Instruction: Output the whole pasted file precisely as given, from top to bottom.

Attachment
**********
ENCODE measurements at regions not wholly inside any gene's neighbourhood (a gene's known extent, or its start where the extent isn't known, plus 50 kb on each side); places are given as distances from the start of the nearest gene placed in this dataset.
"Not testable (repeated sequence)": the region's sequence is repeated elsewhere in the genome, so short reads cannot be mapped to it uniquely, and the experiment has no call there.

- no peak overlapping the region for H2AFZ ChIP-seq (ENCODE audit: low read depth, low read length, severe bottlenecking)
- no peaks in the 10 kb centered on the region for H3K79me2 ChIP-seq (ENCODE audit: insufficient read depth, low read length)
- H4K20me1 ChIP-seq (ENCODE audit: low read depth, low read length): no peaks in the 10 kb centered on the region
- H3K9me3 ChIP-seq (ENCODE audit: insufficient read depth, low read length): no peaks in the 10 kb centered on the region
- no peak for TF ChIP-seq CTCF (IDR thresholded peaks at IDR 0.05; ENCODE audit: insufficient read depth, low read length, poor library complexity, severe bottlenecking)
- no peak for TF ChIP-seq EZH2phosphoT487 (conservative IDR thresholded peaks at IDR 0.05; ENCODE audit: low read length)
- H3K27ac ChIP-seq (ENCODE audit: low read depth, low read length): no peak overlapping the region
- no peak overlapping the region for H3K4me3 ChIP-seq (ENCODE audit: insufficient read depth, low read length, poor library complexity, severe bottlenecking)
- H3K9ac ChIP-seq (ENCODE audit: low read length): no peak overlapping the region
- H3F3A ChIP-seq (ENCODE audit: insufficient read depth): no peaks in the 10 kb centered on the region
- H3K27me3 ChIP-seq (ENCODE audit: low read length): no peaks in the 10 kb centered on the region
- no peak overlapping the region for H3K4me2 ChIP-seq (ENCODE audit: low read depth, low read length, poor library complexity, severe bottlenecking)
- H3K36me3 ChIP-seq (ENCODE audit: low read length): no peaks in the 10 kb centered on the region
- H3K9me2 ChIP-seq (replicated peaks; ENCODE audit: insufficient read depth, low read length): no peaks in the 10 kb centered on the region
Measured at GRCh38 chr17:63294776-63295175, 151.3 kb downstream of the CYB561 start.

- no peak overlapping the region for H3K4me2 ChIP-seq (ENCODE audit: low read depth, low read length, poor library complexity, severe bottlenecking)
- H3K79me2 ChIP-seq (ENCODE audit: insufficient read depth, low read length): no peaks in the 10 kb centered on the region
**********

ENCODE measurements at regions not wholly inside any gene's neighbourhood (a gene's known extent, or its start where the extent isn't known, plus 50 kb on each side); places are given as distances from the start of the nearest gene placed in this dataset.
"Not testable (repeated sequence)": the region's sequence is repeated elsewhere in the genome, so short reads cannot be mapped to it uniquely, and the experiment has no call there.

- no peak overlapping the region for H2AFZ ChIP-seq (ENCODE audit: low read depth, low read length, severe bottlenecking)
- no peaks in the 10 kb centered on the region for H3K79me2 ChIP-seq (ENCODE audit: insufficient read depth, low read length)
- H4K20me1 ChIP-seq (ENCODE audit: low read depth, low read length): no peaks in the 10 kb centered on the region
- H3K9me3 ChIP-seq (ENCODE audit: insufficient read depth, low read length): no peaks in the 10 kb centered on the region
- no peak for TF ChIP-seq CTCF (IDR thresholded peaks at IDR 0.05; ENCODE audit: insufficient read depth, low read length, poor library complexity, severe bottlenecking)
- no peak for TF ChIP-seq EZH2phosphoT487 (conservative IDR thresholded peaks at IDR 0.05; ENCODE audit: low read length)
- H3K27ac ChIP-seq (ENCODE audit: low read depth, low read length): no peak overlapping the region
- no peak overlapping the region for H3K4me3 ChIP-seq (ENCODE audit: insufficient read depth, low read length, poor library complexity, severe bottlenecking)
- H3K9ac ChIP-seq (ENCODE audit: low read length): no peak overlapping the region
- H3F3A ChIP-seq (ENCODE audit: insufficient read depth): no peaks in the 10 kb centered on the region
- H3K27me3 ChIP-seq (ENCODE audit: low read length): no peaks in the 10 kb centered on the region
- no peak overlapping the region for H3K4me2 ChIP-seq (ENCODE audit: low read depth, low read length, poor library complexity, severe bottlenecking)
- H3K36me3 ChIP-seq (ENCODE audit: low read length): no peaks in the 10 kb centered on the region
- H3K9me2 ChIP-seq (replicated peaks; ENCODE audit: insufficient read depth, low read length): no peaks in the 10 kb centered on the region
Measured at GRCh38 chr17:63294776-63295175, 151.3 kb downstream of the CYB561 start.

- no peak overlapping the region for H3K4me2 ChIP-seq (ENCODE audit: low read depth, low read length, poor library complexity, severe bottlenecking)
- H3K79me2 ChIP-seq (ENCODE audit: insufficient read depth, low read length): no peaks in the 10 kb centered on the region